According to Axios, President Donald Trump requested legislation that would increase his power to levy tariffs and effectively sidestep World Trade Organization rules governing international trade.
The "United States Fair and Reciprocal Tariff Act” would free Trump from congressional oversight and allow him to ignore two of the WTO’s most basic principles:
The "Most Favored Nation" (MFN) principle that countries can't set different tariff rates for different countries outside of free trade agreements;
"Bound tariff rates" — the tariff ceilings that each WTO country has already agreed to in previous negotiations.
A source familiar with the draft legislation told Axios, "It would be the equivalent of walking away from the WTO and our commitments there without us actually notifying our withdrawal,” but added the caveat that “Congress would never give this authority to the president.”
"It's not implementable at the border," given it would create potentially tens of thousands of new tariff rates on products. "And it would completely remove us from the set of global trade rules."
Axios also learned that Trump was briefed on the bill in May, but most who involved in its crafting believe the plan untenable – one source privy to the draft called the legislation “insane”.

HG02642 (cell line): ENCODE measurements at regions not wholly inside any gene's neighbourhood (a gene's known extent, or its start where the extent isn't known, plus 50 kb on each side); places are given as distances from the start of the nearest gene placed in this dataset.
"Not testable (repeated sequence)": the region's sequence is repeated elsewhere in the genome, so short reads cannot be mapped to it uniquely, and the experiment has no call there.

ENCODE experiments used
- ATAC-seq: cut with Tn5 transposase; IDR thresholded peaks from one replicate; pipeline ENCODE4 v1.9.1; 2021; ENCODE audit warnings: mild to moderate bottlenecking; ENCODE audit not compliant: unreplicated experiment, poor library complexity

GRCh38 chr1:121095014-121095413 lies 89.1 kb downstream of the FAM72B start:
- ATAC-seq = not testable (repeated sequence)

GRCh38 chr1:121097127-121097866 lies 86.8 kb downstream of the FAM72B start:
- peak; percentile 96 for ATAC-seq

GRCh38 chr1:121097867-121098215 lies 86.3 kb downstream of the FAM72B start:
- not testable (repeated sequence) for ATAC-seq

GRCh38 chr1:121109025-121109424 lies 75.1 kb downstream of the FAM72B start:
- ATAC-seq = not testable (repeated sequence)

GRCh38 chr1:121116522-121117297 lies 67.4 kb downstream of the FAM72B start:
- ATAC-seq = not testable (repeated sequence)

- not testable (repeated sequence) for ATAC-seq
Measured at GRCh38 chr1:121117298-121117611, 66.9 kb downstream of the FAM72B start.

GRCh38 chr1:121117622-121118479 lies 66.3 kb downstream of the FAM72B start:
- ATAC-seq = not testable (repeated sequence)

In a White House meeting to discuss the bill earlier this year, Legislative Affairs Director Marc Short bluntly told Navarro the bill was "dead on arrival" and would receive zero support on Capitol Hill, according to sources familiar with the exchange.
Navarro replied to Short that he thought the bill would get plenty of support, particularly from Democrats, but Short told Navarro he didn't think Democrats were in much of a mood to hand over more authority to Trump.
White House spokeswoman Lindsay Walters said the bill should not be considered a done deal and is simply one option under consideration:
"It is no secret that POTUS has had frustrations with the unfair imbalance of tariffs that put the U.S. at a disadvantage. He has asked his team to develop ideas to remedy this situation and create incentives for countries to lower their tariffs. The current system gives the U.S. no leverage and other countries no incentive."
"The only way this would be news is if this were actual legislation that the administration was preparing to rollout, but it’s not," she said. "Principals have not even met to review any text of legislation on reciprocal trade."